CDC: New flu strain makes this year's flu shot less effective
COLUMBIA - The CDC says this year's flu shot is not as effective against the current, most common influenza strain.
In samples collected from Oct. 1 to Nov. 22, the CDC found 52 percent of flu cases were caused by a virus different from the strain contained in the vaccine. It attributes this to a mutation or shift of the strain.
Most cases of the flu so far this year are influenza A (H3N2), which has been linked to "higher overall and age-specific hospitalization rates and more mortality have been observed, especially among older people, very young children, and persons with certain chronic medical conditions compared with seasons during which influenza A (H1N1) or influenza B viruses have predominated," the advisory said. Influenza A was also the most common virus during the 2012-2013 flu season. The Columbia/Boone County Department of Public Health and Human Services said this strain is most common in Boone County this year as well.
"We have seen an increase overall in Boone County - a significant increase- of the amount of influenza, specifically type A, which is the H3N2, coming into the county that have been reported," Public Information Officer Andrea Waner said.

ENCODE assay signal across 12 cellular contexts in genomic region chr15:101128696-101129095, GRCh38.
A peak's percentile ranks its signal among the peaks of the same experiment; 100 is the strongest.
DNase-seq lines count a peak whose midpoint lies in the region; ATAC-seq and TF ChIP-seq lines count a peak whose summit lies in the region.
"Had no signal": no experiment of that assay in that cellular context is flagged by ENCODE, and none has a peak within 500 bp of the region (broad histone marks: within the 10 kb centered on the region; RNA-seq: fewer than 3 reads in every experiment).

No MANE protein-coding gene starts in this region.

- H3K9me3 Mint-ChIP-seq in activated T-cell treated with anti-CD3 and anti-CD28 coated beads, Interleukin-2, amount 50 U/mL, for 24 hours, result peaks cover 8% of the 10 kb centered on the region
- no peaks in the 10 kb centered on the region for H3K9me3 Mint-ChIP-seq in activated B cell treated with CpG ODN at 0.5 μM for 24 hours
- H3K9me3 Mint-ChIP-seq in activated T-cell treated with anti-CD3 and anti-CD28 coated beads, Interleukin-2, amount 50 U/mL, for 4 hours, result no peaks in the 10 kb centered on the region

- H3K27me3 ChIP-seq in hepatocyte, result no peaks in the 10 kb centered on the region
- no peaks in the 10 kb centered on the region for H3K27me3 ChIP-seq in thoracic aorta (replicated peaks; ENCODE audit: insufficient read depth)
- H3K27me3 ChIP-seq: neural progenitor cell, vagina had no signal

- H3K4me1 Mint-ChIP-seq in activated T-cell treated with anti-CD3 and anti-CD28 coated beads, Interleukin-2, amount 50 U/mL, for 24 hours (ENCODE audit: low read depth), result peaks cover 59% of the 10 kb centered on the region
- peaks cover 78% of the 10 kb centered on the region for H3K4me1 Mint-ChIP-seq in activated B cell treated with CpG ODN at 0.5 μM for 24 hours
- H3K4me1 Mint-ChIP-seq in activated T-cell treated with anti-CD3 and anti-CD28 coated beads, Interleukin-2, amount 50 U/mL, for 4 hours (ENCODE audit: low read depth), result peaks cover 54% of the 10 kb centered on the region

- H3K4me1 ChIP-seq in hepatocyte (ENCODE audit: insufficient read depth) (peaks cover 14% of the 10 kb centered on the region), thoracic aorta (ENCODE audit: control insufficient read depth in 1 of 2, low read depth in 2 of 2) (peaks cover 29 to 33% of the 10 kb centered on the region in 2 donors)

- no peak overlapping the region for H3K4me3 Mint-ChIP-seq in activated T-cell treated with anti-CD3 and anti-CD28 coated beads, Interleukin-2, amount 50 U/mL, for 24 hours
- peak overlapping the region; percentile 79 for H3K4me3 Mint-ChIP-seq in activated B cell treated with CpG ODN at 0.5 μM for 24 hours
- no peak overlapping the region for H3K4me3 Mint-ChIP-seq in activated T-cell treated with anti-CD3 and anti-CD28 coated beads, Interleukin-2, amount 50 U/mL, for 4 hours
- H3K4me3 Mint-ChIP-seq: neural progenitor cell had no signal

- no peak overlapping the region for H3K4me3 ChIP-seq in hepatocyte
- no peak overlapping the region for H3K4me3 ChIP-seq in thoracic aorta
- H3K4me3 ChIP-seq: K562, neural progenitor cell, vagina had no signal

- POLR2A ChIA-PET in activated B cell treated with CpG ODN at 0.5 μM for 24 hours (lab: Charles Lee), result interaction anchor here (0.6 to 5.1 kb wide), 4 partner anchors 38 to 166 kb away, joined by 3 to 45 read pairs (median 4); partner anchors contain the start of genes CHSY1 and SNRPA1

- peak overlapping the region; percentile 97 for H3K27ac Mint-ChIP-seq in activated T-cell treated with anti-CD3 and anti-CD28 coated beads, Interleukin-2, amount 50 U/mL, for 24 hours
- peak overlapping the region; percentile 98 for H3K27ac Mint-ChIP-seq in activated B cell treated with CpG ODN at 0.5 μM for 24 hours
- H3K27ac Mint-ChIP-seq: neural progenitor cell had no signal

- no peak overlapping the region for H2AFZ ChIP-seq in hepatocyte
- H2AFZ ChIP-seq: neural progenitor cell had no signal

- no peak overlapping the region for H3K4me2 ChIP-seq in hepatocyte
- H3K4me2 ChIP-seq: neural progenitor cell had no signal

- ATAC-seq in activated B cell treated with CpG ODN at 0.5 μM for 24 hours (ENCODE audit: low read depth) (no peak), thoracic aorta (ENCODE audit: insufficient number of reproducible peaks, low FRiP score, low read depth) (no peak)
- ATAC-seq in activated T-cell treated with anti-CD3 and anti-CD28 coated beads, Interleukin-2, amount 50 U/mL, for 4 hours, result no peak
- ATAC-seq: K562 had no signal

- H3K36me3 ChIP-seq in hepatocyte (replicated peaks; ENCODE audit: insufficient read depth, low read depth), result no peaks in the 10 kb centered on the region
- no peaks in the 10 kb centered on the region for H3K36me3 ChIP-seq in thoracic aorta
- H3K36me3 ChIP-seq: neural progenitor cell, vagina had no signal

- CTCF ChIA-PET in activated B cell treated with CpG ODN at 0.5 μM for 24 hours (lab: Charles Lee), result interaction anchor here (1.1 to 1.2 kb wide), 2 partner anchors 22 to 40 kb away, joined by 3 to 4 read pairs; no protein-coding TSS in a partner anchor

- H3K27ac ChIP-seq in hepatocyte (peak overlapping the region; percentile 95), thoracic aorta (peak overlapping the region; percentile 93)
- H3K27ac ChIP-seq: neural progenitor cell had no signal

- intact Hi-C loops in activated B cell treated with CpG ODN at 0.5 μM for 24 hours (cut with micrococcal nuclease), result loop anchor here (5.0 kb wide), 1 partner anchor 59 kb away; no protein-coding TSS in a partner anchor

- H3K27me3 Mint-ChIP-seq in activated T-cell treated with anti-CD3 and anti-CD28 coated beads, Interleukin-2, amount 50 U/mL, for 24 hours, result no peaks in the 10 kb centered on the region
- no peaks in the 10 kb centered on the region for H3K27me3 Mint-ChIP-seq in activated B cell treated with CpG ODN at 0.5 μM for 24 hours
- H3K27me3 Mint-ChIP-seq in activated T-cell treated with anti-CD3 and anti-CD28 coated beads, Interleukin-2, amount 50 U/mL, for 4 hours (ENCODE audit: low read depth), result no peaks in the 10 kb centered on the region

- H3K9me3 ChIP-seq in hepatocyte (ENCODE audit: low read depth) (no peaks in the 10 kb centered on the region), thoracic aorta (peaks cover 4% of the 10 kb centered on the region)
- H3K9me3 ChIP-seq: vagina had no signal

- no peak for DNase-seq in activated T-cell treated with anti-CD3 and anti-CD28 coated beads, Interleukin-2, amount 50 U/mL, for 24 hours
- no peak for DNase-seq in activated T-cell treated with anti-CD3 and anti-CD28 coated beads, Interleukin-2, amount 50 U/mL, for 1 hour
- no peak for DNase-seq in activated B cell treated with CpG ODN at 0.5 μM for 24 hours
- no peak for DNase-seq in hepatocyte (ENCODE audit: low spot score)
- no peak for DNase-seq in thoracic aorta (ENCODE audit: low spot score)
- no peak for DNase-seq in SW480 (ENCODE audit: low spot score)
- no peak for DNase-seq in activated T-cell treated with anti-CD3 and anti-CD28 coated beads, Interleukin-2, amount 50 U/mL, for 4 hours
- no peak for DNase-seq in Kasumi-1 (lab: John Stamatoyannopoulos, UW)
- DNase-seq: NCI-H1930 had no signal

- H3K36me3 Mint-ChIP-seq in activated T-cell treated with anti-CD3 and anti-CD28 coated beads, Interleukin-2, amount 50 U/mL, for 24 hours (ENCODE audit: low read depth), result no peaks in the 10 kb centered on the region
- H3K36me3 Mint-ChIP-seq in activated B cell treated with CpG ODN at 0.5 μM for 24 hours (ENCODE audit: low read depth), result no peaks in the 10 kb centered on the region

While vaccine isn't as effective to prevent this particular strain of flu, the advisory says it can still reduce some severe flu symptoms like hospitalization and death. The CDC still recommends getting vaccinated to help prevent the other, less common flu strains, and the health department agrees.
"We're definitely still recommending that people come in and get vaccinated," Waner said. "We have a full supply of vaccine available, and it's better to just go ahead and take those steps, those preventative measures, and get vaccinated than to not be vaccinated at all."
Waner said there is always a predominant viral strain every flu season, but she and the CDC suggest extra preventative measures should be taken this year. The CDC emphasizes the importance of early use of antiviral medications, like Tamaflu and Relenza, to treat and reduce flu symptoms. Clinical trials have shown these medicines can shorten the duration of fever and illness symptoms, reduce the risk of complications from influenza like pneumonia, and reduce the risk of death among hospitalized patients.
"They recommend people, especially high risk people- people with heart disease, lung disease, diabetes, asthma, pregnancy, things like that- if those people start seeing that they have flu like symptoms to go ahead an contact their physician and seek out some antiviral treatment. That's a big thing that the CDC says is going to be very important this year is for people to be prescribed antiviral treatments."
A little over 12,000 people were hospitalized and 149 children dies of the flu during the 2012-2013 season. About 90 percent of those children were not vaccinated.
Waner says the department is still seeing a steady stream of people coming in for flu shots.
"It tends to die off sometimes this time of year because people think 'oh flu season's almost over, and I don't need to be vaccinated,' but that's not true. We want you to come in and still be vaccinated. Flu peaks in January and February, so you still have a little bit of time left."